Three books worth of blogging (plus ten rules)

Posting here has been sparse recently. I’ve been to three recent events and have slowly clawed out of my reading backlog (thanks in no small part to Pocket—unsolicited endorsement), both of which have sparked a dozen post ideas. But those will likely remain half-drafts for a while longer.

Until then, I have a minor milestone to mark: Last month marked six years of blogging.

Six years wouldn’t be much of a milestone except for two facts: 1) This is also my 299th post; and 2) I have written nearly 188,000 words on this blog. Maybe 15% of those words have been block quotes from other sources, so it’s probably only 160,000 words of original content. That’s an average of 535 words per post and just under one post per week over the past six years.

Some idle google searching suggests that a typical nonfiction book clocks in between 50,000 and 70,000 words. So by length, I’m somewhere into book three. (It’s a trilogy! A New Feed / The Day Job Strikes Back / Return of the Blogger?) Fortunately, blogging doesn’t require the same level of coherence or consistency as writing a book, let alone citations.

Interest in individual blogging seemed to peak a few years ago. Many of the blogs I follow have gone dormant; if new voices have popped up to take their place, I haven’t come across many of them. Meanwhile, institutional blogging seems to have gone up: more organizations and companies are figuring out how to say something interesting and relevant on a regular basis, and learning how to relax the control over institutional voice that often throttles such efforts. Maybe those two are linked, as a successful individual blog gets you hired to run an institutional blog, so you stop having time for your own?

I’ve never been interested in blogging as a job, but it’s been indispensable for my career. It’s a channel for clarifying my own thinking on issues that are related (however tangentially) to my work. That becomes a reflective practice, helping me see how my own thinking evolves. It’s also an accountability mechanism for making solid arguments, because what you write is out there for everyone to see. And it’s a powerful way to connect with like-minded people: an important segment of my professional network is composed of people who I first met through blogs, twitter, or other social media.

I’m still an evangelist for the practice. At least once a month, I find myself advising someone that a blog would really help their career. Apparently I’m a terrible recruiter, as none of those people have started blogs.

Perhaps my evangelism isn’t actionable enough. With some reflection on six years and three books of blogging, here are the implicit rules that have guided my writing. I make no claim to their general applicability. There are many ways to blog and other frequent/long-term bloggers in related fields follow completely differently rules. But maybe these will be helpful to some.

Guidelines to blogging the Dave Algoso way (in no particular order):

  1. Write for yourself first. If you can’t find some reason to enjoy the writing—because it helps you process ideas, because you’re improving your writing, because it’s cathartic, because you have a big ego, because of some combination of those—then it will be very hard to keep up with it.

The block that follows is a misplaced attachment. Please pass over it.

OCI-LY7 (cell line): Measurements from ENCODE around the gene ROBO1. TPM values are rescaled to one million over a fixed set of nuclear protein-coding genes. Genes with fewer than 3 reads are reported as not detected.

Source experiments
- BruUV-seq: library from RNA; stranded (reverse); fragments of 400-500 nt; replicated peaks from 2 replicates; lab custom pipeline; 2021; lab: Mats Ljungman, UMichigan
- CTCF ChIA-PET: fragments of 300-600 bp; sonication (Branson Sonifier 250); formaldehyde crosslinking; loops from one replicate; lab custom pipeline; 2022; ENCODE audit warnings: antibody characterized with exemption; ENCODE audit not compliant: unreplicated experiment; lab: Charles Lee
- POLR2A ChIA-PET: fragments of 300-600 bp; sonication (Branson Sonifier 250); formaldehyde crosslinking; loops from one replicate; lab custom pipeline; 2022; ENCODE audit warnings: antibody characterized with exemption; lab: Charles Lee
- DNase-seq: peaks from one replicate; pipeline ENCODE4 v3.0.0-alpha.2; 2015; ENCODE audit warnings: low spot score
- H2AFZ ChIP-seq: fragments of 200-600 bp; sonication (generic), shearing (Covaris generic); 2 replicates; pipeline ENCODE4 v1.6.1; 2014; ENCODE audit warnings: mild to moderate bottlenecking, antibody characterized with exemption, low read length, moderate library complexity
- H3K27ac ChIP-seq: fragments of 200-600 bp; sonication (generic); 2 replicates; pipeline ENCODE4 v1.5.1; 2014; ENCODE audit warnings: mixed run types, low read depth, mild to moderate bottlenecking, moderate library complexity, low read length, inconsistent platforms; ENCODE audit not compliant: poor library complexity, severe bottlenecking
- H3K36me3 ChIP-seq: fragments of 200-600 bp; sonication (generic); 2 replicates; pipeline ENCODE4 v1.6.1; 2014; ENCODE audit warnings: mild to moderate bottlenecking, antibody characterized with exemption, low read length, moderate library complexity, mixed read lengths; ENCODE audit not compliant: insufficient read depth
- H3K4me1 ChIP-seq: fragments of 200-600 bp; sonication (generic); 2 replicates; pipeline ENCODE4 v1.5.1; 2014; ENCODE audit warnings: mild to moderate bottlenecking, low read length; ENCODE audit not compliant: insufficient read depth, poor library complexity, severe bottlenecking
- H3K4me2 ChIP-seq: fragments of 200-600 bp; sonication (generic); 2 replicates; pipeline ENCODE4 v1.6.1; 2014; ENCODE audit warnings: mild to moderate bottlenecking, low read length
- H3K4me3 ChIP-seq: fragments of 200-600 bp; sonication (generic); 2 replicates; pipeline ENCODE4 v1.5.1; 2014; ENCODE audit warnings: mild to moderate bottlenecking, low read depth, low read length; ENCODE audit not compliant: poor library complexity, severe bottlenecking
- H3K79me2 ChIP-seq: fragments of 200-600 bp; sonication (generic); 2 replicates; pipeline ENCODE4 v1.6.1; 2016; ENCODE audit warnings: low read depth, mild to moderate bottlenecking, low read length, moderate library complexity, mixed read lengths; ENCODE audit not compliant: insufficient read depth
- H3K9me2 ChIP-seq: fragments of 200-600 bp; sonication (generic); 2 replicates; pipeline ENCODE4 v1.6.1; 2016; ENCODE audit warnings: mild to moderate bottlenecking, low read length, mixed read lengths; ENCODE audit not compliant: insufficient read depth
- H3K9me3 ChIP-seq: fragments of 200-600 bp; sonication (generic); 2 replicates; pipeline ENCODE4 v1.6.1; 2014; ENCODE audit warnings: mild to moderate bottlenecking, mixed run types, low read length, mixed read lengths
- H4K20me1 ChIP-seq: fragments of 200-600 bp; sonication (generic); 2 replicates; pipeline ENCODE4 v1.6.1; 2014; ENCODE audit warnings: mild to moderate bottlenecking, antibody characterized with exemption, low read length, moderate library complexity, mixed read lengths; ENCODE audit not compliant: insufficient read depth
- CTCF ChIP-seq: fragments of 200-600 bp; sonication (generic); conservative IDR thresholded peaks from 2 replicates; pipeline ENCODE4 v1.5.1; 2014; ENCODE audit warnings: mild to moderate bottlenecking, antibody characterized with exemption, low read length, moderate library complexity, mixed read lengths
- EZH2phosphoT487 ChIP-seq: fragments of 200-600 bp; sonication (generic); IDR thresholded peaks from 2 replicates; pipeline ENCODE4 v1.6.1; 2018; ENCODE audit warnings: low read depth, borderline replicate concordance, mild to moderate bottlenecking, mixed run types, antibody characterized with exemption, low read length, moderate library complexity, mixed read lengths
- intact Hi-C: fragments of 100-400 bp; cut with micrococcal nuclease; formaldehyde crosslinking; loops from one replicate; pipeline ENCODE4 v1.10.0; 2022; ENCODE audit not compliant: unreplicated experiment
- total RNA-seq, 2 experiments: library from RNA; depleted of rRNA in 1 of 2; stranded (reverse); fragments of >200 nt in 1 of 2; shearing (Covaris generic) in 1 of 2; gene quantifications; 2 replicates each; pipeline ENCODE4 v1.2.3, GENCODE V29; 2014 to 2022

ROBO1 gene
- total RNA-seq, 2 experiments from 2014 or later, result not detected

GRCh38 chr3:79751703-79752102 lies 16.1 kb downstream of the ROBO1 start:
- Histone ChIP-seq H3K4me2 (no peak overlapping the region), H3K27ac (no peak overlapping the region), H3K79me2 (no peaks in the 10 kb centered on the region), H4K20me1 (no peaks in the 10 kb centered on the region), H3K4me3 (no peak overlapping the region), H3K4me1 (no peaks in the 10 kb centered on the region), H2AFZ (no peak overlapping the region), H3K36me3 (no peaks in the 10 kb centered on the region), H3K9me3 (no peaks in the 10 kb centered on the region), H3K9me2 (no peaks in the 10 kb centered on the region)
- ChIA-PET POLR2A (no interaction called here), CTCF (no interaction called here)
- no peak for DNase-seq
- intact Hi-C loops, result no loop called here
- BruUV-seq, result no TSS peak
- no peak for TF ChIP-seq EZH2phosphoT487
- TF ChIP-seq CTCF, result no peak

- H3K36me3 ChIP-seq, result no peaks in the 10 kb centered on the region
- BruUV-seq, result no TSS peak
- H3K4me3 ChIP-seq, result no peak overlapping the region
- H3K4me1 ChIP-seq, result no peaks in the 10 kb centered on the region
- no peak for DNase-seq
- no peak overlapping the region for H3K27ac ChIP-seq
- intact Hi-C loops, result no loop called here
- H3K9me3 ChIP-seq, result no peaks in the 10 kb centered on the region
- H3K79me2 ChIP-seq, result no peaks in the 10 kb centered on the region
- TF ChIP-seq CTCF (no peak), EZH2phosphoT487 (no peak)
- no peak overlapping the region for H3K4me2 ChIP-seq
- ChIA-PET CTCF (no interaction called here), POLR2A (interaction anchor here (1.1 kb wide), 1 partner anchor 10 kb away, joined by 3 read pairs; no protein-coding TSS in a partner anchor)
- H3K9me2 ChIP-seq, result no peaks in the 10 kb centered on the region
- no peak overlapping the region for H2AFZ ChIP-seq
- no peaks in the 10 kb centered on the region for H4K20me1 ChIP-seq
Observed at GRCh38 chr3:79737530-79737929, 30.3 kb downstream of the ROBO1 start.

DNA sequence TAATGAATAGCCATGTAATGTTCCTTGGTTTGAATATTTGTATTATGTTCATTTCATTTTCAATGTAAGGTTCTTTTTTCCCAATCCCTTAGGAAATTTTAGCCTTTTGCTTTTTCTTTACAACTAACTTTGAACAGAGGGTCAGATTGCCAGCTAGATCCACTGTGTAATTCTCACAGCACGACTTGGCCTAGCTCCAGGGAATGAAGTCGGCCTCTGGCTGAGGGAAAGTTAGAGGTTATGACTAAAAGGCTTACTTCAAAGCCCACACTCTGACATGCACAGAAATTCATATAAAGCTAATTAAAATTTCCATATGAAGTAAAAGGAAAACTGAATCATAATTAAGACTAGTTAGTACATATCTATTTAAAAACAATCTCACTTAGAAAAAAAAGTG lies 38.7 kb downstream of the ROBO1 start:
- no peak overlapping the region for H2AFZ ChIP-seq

2. Fit your blogging around your day job. Capture ideas for sharing later, especially when you have the reflective space to generate them (long flights, early mornings, and vacations account for 80% of my blogging time). Write about work when you can, but cautiously. Save sensitive stories until they can be safely anonymized (often years down the road). Don’t push the envelope; your “in real life” relationships and work outputs are more important than your blog.
  3. Scope your content to your interests—and then push to related issues and make connections as you can. You won’t learn anything (and neither will your readers) if you stay focused on what you already know. Don’t be afraid to wade into an area where you’re not the expert, but…
  4. Have the self-awareness to know when you’re branching outside your core areas. No one reading your blog expects you to be an expert on every topic, but they do expect you to respect the expertise of others.
  5. Nothing you write needs to be your final word on a topic. Pick an argument with someone smarter than you, even if you’re wrong. Do your homework and be as close to right as you can. In the end, say something interesting—again, even if it’s wrong.
  6. Don’t make the same argument twice (unless it’s on a different site with a different audience).
  7. If your writing starts to feel stale, write for other blogs or sites. It will force you to think about audience, tone, and style in new ways.
  8. Be a self-editor. Write, then come back to it later when you have some distance and can give it a critical eye. Take every opportunity to have someone else edit your work, whether for the blog or other writing. Learn from that.
  9. Read. Read other blogs, read magazine, read books. Take advantage of free books for book reviews, if only as a commitment mechanism to read more books. (Then remember that the author will almost certainly read your review and tell you what you got wrong.)
  10. Nothing matters as much as the content and the ideas. Pay some attention to design, layout, even SEO. Avoid typos and try to follow some principles of good writing. But if you screw all of that up while managing to make people think or giving voice to something that’s on their mind, then they will still respond, share, and come back for more.